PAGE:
eCommerce allows both manufacturers and consumers to save time and cut costs, facilitating the cross-border exchange of goods, increasing the range of available products, and ensuring faster delivery thanks to simplified transport procedures.
The European Union has defined eCommerce rules and processes for eCommerce, but its Eastern partner countries need to do more to adapt to electronic commerce if they are to take advantage of opportunities available in the EU.
To this end, a pilot project to test eCommerce solutions was recently launched by the European Union’s EU4Digital initiative between three Eastern partner countries – Armenia, Azerbaijan and Georgia – and Germany to further boost eCommerce between the EU and the Eastern Partnership region.
The pilot aimed to test so-called ‘virtual warehouses’ in each of the participating countries, in which sellers can store key information about their products for the automated and electronic exchange of cross-border data between retailers, marketplaces, delivery operators and customs. The system supports retailers, marketplaces, delivery operators and customs in placing the products for sale abroad and completing seamless cross-border delivery.
The virtual warehouse automatically generates the necessary data for customs, import duties, transport security and product safety documentation in real time, and buyers had the possibility to track the purchased item online.
As the scope of the pilot includes applying EU standards for product listing in a virtual warehouse, once it is completed, EU4Digital stresses that the solution can be adapted for cross-border eCommerce with other members of the EU and the Eastern partner countries, as well as up to 192 countries within the Universal Postal Union that use the same standards.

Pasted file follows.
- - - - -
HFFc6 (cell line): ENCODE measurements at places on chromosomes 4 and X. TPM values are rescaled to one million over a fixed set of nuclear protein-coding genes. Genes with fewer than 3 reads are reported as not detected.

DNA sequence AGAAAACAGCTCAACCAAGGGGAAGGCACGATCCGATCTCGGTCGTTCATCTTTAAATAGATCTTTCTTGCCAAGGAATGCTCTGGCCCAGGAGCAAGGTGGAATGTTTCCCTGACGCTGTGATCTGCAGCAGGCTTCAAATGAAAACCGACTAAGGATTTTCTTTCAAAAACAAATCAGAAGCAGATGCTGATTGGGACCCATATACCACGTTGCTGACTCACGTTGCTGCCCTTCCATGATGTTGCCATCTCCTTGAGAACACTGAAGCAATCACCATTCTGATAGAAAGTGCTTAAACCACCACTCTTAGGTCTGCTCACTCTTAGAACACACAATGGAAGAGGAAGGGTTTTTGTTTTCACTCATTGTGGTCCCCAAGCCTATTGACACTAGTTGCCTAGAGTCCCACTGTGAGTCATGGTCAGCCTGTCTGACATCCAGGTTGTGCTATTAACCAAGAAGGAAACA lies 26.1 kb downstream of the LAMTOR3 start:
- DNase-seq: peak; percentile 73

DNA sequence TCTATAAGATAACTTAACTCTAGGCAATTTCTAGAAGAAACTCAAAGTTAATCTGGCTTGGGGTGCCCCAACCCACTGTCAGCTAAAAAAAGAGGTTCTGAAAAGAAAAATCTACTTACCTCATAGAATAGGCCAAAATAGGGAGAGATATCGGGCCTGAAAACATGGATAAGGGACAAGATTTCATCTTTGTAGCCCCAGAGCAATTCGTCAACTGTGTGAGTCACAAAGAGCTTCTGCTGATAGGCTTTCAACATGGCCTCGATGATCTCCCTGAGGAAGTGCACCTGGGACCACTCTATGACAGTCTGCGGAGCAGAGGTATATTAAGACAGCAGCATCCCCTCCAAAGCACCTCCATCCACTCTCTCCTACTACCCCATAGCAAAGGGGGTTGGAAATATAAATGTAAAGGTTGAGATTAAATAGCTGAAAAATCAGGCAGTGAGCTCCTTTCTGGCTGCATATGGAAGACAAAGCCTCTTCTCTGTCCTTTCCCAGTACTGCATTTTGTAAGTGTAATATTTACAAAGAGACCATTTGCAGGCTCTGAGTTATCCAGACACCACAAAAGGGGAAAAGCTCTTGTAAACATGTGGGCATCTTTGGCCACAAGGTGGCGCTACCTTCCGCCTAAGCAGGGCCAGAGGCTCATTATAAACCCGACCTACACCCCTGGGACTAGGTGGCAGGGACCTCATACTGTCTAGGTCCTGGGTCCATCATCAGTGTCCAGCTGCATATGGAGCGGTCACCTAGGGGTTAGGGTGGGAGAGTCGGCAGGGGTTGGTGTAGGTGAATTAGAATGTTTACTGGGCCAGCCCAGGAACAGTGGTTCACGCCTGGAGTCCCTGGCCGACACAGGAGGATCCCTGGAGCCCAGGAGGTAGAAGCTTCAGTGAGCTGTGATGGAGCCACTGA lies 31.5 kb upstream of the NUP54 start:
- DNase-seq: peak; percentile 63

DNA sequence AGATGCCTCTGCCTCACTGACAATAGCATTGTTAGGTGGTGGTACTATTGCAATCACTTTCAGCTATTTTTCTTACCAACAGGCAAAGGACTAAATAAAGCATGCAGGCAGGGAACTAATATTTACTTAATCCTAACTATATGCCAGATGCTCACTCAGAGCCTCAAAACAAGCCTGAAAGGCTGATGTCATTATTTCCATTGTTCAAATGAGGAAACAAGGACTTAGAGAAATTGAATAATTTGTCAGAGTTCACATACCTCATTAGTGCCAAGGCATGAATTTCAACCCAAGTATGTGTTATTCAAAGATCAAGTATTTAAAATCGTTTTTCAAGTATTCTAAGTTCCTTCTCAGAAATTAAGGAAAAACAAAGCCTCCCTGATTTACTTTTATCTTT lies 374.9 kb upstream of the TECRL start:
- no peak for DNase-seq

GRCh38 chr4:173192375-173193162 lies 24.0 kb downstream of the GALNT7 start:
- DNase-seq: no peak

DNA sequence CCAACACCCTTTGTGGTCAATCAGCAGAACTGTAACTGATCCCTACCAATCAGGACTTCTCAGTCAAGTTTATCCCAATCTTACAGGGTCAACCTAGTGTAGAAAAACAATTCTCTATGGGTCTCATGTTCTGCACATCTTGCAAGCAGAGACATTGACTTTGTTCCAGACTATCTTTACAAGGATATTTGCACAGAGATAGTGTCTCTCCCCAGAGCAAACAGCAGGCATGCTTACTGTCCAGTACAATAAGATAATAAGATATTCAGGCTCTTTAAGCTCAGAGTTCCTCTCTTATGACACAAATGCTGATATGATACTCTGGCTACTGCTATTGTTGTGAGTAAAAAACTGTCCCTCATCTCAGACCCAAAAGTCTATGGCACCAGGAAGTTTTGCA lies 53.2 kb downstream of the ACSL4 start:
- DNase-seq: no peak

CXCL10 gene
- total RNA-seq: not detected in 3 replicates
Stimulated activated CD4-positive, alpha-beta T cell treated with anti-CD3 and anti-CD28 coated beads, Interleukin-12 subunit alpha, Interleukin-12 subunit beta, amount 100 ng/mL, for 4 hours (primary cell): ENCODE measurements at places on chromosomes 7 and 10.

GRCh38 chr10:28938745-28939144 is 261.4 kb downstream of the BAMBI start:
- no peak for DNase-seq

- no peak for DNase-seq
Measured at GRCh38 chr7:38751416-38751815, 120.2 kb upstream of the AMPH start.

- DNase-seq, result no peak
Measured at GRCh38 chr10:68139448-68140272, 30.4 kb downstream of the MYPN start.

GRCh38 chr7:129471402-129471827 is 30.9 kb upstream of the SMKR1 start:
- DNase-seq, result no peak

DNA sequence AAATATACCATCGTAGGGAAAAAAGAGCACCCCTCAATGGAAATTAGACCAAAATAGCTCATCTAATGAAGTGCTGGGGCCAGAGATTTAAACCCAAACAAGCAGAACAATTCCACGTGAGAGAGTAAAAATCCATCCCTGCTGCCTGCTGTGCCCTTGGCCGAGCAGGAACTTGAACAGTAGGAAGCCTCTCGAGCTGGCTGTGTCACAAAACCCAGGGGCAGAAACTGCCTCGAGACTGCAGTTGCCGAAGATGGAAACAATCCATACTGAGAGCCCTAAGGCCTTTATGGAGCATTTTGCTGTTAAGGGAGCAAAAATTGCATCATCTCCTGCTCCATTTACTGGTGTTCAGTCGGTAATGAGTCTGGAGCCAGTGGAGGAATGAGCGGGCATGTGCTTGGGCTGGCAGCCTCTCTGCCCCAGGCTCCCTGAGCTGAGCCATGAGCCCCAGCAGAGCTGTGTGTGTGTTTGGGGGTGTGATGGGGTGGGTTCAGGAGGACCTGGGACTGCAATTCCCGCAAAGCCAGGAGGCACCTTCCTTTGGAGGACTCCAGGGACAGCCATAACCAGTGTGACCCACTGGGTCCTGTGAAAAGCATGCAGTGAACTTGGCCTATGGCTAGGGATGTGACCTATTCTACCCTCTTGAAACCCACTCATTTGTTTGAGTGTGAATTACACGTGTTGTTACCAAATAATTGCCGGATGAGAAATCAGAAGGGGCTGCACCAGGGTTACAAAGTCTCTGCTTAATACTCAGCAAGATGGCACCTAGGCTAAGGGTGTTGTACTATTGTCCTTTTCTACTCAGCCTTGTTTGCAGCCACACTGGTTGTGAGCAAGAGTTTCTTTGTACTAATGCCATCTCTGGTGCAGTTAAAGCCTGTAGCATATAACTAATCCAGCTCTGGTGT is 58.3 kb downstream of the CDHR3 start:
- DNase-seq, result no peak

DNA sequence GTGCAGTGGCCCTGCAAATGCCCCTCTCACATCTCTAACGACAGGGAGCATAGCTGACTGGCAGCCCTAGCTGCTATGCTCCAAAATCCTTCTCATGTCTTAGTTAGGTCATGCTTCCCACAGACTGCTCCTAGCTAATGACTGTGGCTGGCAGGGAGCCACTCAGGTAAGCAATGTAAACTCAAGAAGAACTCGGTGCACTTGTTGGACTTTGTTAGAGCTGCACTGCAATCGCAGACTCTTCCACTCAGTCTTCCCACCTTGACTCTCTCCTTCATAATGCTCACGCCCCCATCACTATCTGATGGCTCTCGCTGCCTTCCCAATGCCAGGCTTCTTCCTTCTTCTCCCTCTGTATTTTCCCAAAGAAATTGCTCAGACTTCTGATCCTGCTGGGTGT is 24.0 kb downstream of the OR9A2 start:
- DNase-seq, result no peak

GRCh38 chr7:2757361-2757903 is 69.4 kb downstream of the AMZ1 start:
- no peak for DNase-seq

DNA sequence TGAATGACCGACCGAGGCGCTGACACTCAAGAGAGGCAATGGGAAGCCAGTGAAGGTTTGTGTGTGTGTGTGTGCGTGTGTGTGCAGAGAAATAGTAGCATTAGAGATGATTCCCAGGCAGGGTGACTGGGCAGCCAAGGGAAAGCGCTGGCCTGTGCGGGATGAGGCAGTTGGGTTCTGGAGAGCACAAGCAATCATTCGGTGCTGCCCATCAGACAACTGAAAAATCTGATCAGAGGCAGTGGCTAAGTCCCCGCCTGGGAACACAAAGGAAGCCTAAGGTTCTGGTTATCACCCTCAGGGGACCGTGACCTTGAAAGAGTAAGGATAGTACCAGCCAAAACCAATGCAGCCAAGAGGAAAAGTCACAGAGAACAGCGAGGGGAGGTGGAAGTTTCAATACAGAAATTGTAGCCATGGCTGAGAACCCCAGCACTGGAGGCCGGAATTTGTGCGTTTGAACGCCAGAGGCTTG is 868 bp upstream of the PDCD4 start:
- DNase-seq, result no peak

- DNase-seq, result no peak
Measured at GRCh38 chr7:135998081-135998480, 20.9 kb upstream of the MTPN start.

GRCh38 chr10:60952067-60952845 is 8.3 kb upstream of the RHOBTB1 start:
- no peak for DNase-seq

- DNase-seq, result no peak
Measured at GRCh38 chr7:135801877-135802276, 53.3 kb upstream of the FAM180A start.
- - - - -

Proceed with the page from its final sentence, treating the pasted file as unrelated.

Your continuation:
Aykhan Gadashov, the manager of the national portal Azexport.az, which was involved in the pilot project as the virtual warehouse for Azerbaijan, explained the procedure:
“The automated submission of data about goods ordered through eBay in Germany to the postal and customs authorities was tested in practice. During the pilot, a wooden handicraft item made by the ISAR Group in Azerbaijan was successfully delivered to Germany.”
“The virtual warehouse project implemented by EU4Digital aims to support buyers and sellers from the B2C segments,” Gadashov added. “There are many small and medium-sized enterprises in this segment in Azerbaijan. The Azerbaijani people are creative. Along with food, industry and agriculture, the cultural and creative industries are developing rapidly in our country. Given the special share of cultural and creative industries products in the field of e-commerce, as well as the country’s potential in this area, we feel that cultural and creative industries have a huge economic potential for the country.”
Access to international markets
Karamali Kheybatov, the marketing Manager of the ISAR Group, whose products were exported to Germany through the virtual warehouse, spoke about how they joined the pilot project through Azexport.az:
“The project was very interesting for us. It made it possible to bring our products to the international market for the first time. So we familiarised ourselves with the requirements for entering international markets.”
Heybatov added that the company had benefited a lot from the project:
“We were contacted by the Azexport.az portal, and decided to join the project. First of all, we chose what products would be sold. Then they helped us to obtain international barcodes for the products, which are often required to sell on the major international eCommerce platforms. We prepared the products and managed to introduce them to foreign markets with the help of Azexport.az and the virtual warehouse.”
Accessing foreign markets through the project was a very positive development, he added: “Now we can export our products to any country around the world. This is an advantage for us. We are interested in participating in similar projects in the future.”
The director of the Regional Innovative Technologies Academy, Tofig Babayev, believes that the main reasons for the slow development of eCommerce in Azerbaijan are the lack of eCommerce platforms and their inconsistency with international standards, as well as the limited use of international payment systems such as PayPal.